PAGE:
Week 11: Delivering a case study

In this blog post, I will explore the process of structuring and presenting a professional case study while examining the value of narrative in UX design. Additionally, I will look at the rationales for design decisions and identify the fundamental tenets of good storytelling. I wanted to find a narrative for the journey I have undertaken. As Don Norman says, “A narrative makes a connection between our data and why other people should care about it.”

  1. My goal for the UX prototype

The primary purpose of my video case study was to detail the use cases of my app and to explain how I made the UX artefact; I wanted to do this in a 2 part stage that allowed me to introduce the UX artefact prototype and then create a walkthrough of the UX journey showing what I had explained initially.

1.1 Goal setting

My app was designed to meet the needs of the problem statement that was devised from my week 1-3 user research stages, I then deviated goals for my product to achieve, which were the following 1) to give users an insight into their charity giving activity 2) give users feedback to help them give more impactfully 3) Open users exposure to new charities. I explain this in the beginning of my video case study to create a narrative telling people how I met these needs.

2. Choosing the storytelling medium

I chose to create a video to showcase my UX artefact as it was something that I could explain my design process through the use of narration and screen recordings. I can iterate my decisions and allow for my true voice to be heard as a designer.

2.1 Self-criticism

A difficulty I find narrating issues of my critical reflections is that as many were not written down as they happened, and looking back to tell a story is difficult due to needing to remember the complexities that may have been involved in design decisions at the time.

2.2 How I shall improve on this

My self-journalling can be enhanced by making entries regularly as issues occur in the future; this shall help keep any future case study factual, as I am trying to this week in this CRJ. Case studies (Patterson et al 1999) says include biases from the perspective of and by professionals not service users.

3. Moulding a case study

Memory plays a part in case study formation, Gillie Bolton, stating “reflective practitioners often need to examine a particular incident, exploring motives, feeling and thoughts of others, narrating it as accurately and as widely as possible from their own memory.”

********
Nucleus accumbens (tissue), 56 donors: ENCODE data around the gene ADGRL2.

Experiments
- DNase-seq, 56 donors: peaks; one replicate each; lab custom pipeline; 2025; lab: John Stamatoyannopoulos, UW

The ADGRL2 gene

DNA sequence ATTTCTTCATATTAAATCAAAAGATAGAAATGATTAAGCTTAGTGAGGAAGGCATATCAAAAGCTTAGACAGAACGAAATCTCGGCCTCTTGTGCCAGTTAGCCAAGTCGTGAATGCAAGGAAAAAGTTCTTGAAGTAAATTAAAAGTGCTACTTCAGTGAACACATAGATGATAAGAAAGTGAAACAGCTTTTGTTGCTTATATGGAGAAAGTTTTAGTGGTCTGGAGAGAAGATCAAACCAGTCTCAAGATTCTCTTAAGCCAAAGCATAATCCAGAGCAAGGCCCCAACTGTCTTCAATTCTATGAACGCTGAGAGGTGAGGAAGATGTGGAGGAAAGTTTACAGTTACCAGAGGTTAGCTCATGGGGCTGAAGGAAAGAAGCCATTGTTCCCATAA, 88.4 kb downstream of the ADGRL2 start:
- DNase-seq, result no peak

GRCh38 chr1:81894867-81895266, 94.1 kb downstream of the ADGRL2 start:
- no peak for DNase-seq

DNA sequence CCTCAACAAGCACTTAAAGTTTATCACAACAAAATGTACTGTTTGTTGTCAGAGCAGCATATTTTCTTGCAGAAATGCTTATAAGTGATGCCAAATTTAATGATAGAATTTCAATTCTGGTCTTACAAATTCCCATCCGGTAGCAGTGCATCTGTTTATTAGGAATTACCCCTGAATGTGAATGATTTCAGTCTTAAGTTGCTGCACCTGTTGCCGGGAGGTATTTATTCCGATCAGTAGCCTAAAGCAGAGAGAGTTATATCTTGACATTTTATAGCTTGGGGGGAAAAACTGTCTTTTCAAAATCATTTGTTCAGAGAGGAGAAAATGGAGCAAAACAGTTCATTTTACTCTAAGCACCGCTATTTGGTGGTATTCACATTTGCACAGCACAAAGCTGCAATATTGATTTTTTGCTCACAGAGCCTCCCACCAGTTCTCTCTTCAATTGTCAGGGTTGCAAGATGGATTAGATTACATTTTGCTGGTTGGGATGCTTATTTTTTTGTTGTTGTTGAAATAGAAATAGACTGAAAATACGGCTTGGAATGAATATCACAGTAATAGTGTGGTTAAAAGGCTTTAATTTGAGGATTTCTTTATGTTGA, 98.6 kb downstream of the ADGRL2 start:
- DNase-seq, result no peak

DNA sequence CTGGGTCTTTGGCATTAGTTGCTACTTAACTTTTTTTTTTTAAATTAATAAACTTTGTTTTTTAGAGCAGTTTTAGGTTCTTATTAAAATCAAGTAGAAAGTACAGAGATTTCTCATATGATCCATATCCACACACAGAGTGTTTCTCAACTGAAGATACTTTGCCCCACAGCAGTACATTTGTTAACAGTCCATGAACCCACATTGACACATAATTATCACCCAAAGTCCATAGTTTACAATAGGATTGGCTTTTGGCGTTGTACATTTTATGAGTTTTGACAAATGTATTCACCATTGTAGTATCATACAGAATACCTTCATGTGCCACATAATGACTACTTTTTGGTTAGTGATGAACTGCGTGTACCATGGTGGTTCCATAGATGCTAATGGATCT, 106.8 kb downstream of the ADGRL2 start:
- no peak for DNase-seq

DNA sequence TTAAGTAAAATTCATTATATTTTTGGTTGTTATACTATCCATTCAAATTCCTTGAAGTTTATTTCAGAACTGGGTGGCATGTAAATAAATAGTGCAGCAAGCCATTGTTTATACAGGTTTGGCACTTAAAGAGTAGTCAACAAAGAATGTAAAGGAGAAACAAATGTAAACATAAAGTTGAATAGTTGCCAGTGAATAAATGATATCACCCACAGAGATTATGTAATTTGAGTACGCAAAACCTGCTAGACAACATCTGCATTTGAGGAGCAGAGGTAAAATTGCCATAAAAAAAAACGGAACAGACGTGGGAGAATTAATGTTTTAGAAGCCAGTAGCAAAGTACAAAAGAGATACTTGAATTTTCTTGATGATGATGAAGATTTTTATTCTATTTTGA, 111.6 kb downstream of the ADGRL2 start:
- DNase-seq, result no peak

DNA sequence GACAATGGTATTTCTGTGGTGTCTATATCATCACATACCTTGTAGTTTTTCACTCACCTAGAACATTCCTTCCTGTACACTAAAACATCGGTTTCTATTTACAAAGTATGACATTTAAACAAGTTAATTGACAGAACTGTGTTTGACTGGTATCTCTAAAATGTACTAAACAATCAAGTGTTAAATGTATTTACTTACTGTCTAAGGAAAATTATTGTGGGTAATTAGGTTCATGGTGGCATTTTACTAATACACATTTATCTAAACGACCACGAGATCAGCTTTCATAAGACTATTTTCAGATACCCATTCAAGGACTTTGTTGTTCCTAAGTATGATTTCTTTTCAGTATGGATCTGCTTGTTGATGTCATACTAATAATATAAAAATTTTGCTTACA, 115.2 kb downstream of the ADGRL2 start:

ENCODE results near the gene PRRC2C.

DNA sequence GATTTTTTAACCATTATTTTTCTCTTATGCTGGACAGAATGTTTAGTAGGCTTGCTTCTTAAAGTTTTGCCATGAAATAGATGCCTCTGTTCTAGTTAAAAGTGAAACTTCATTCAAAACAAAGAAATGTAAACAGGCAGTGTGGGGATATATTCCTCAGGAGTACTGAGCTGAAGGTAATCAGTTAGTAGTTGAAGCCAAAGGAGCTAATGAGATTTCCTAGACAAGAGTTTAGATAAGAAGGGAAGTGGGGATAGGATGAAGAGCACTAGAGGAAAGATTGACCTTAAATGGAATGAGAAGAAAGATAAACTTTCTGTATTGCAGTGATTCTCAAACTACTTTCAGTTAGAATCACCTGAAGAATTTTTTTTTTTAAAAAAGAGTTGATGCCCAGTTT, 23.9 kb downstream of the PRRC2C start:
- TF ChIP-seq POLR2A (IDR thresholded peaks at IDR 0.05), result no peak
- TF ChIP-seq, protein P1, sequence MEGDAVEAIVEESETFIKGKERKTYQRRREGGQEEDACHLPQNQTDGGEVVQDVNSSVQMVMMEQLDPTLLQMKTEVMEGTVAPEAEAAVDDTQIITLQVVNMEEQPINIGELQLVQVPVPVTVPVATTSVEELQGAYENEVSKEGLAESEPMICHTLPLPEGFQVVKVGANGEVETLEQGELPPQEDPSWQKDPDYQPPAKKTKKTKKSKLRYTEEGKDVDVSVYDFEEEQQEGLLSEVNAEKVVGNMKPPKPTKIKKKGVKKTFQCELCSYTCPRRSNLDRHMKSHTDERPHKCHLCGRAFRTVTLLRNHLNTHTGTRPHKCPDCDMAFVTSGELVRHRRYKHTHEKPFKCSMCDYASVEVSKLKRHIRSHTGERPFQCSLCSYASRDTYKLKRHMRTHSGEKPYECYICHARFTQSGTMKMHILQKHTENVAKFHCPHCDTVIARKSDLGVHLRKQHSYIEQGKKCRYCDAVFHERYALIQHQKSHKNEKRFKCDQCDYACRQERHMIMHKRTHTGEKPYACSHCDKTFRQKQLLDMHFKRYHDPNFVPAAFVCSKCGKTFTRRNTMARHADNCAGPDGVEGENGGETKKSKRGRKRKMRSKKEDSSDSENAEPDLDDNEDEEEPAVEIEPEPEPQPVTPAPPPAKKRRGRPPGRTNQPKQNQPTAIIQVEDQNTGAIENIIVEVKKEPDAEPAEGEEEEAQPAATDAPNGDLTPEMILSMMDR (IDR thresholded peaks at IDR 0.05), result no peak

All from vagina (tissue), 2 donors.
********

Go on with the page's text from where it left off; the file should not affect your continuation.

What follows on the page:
As I kept a CRJ of my weekly activity, I shall be referencing the entries to help build the case study, this shall help me keep the narrative of my story and allow for a linear flow when creating the video and showing my working within it.

3.1 Using video editing to aid storytelling

Using a split screen effect within my case study video helped relay my changes to the artefact designs, and post-user testing/feedback. I used the video edit to portray the design changes side by side visually, this helped the story as the user was given a chance to see what the prototype could have been compared to what it became and all the processes involved in that.

3.1 Using a linear structure

I create a clear structure in my case study; by creating a well-defined beginning, middle, and end, I help users follow the narrative effortlessly. I explain firstly how I created the onboarding flows that lead users to complete the UX journey provided by the app. I then show them how the onboarding processes work and, finally, my plans for the app’s future.

Conclusion

Delivering a comprehensive case study involved considering multiple angles throughout the entire project by showcasing the UX artefact via a video demonstration, maintaining critical reflection journals, and mastering Figma so that the prototype was seamless when it came to showcasing the app’s user journey; I feel I pulled off a solid prototype and case study all in all.

References

Nielsen Norman Group. (n.d.). Persuasive Storytelling. Retrieved from https://www.nngroup.com/articles/persuasive-storytelling

Pattison, S., D. Dickenson, M. Parker, and T. Heller. 1999. “Do Case Studies Mislead about the Nature of Reality?” Journal of Medical Ethics 25 (1): 42–46.

Bolton, G. (2014). Reflective Practice: Writing and Professional Development (4th ed.). Sage Publications Ltd.

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